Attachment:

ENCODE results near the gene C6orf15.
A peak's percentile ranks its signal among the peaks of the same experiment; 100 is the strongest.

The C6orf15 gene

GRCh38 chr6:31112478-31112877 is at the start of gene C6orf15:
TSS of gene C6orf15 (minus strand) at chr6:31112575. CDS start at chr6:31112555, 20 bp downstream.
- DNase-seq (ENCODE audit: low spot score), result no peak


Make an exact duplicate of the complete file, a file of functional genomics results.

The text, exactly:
ENCODE results near the gene C6orf15.
A peak's percentile ranks its signal among the peaks of the same experiment; 100 is the strongest.

The C6orf15 gene

GRCh38 chr6:31112478-31112877 is at the start of gene C6orf15:
TSS of gene C6orf15 (minus strand) at chr6:31112575. CDS start at chr6:31112555, 20 bp downstream.
- DNase-seq (ENCODE audit: low spot score), result no peak